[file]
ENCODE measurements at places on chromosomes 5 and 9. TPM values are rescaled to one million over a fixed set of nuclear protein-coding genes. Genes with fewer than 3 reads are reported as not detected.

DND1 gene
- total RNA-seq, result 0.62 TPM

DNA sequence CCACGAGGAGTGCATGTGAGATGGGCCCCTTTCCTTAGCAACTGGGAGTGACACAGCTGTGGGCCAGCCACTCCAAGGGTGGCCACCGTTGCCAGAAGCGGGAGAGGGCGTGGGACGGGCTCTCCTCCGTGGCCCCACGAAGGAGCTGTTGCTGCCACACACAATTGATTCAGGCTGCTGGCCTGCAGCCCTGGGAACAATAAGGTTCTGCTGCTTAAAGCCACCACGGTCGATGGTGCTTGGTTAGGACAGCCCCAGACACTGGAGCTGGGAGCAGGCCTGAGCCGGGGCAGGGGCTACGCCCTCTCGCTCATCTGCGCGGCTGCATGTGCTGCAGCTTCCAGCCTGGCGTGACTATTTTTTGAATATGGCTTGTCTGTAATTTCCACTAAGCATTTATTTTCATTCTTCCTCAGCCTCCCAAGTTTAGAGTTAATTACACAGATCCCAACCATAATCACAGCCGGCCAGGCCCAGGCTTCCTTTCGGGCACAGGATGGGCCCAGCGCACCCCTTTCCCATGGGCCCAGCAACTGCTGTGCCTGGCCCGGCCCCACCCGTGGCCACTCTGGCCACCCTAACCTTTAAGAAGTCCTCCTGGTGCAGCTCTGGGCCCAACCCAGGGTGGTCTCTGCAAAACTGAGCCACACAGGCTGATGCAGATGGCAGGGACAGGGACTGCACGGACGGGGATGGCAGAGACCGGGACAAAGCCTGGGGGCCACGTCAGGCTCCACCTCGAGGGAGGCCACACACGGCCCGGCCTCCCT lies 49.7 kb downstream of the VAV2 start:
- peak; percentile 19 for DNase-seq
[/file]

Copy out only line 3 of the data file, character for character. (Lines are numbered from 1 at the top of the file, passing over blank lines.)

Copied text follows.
- total RNA-seq, result 0.62 TPM